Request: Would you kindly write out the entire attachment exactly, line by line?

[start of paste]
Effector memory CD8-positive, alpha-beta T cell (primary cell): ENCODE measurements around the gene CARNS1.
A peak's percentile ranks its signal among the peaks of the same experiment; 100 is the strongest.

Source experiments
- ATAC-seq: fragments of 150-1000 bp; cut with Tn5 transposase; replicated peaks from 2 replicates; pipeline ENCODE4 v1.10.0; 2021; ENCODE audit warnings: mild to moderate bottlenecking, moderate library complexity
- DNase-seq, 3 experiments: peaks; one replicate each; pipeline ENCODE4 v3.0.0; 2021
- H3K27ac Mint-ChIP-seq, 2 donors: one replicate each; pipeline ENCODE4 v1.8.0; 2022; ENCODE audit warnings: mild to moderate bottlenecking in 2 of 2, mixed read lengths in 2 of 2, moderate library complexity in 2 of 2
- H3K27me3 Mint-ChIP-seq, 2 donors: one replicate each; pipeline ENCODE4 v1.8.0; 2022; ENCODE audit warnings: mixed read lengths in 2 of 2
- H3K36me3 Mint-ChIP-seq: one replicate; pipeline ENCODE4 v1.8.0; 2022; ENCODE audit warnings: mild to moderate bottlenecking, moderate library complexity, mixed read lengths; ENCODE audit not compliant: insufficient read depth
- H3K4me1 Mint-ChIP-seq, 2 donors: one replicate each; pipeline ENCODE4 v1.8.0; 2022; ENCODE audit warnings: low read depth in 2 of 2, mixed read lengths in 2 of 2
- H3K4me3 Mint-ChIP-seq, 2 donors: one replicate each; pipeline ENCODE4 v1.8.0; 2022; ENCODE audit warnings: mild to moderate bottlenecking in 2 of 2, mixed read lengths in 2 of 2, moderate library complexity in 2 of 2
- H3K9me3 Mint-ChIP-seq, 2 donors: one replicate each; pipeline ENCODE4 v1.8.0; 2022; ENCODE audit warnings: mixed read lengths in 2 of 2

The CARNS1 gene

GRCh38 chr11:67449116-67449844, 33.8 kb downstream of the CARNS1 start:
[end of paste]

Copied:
Effector memory CD8-positive, alpha-beta T cell (primary cell): ENCODE measurements around the gene CARNS1.
A peak's percentile ranks its signal among the peaks of the same experiment; 100 is the strongest.

Source experiments
- ATAC-seq: fragments of 150-1000 bp; cut with Tn5 transposase; replicated peaks from 2 replicates; pipeline ENCODE4 v1.10.0; 2021; ENCODE audit warnings: mild to moderate bottlenecking, moderate library complexity
- DNase-seq, 3 experiments: peaks; one replicate each; pipeline ENCODE4 v3.0.0; 2021
- H3K27ac Mint-ChIP-seq, 2 donors: one replicate each; pipeline ENCODE4 v1.8.0; 2022; ENCODE audit warnings: mild to moderate bottlenecking in 2 of 2, mixed read lengths in 2 of 2, moderate library complexity in 2 of 2
- H3K27me3 Mint-ChIP-seq, 2 donors: one replicate each; pipeline ENCODE4 v1.8.0; 2022; ENCODE audit warnings: mixed read lengths in 2 of 2
- H3K36me3 Mint-ChIP-seq: one replicate; pipeline ENCODE4 v1.8.0; 2022; ENCODE audit warnings: mild to moderate bottlenecking, moderate library complexity, mixed read lengths; ENCODE audit not compliant: insufficient read depth
- H3K4me1 Mint-ChIP-seq, 2 donors: one replicate each; pipeline ENCODE4 v1.8.0; 2022; ENCODE audit warnings: low read depth in 2 of 2, mixed read lengths in 2 of 2
- H3K4me3 Mint-ChIP-seq, 2 donors: one replicate each; pipeline ENCODE4 v1.8.0; 2022; ENCODE audit warnings: mild to moderate bottlenecking in 2 of 2, mixed read lengths in 2 of 2, moderate library complexity in 2 of 2
- H3K9me3 Mint-ChIP-seq, 2 donors: one replicate each; pipeline ENCODE4 v1.8.0; 2022; ENCODE audit warnings: mixed read lengths in 2 of 2

The CARNS1 gene

GRCh38 chr11:67449116-67449844, 33.8 kb downstream of the CARNS1 start: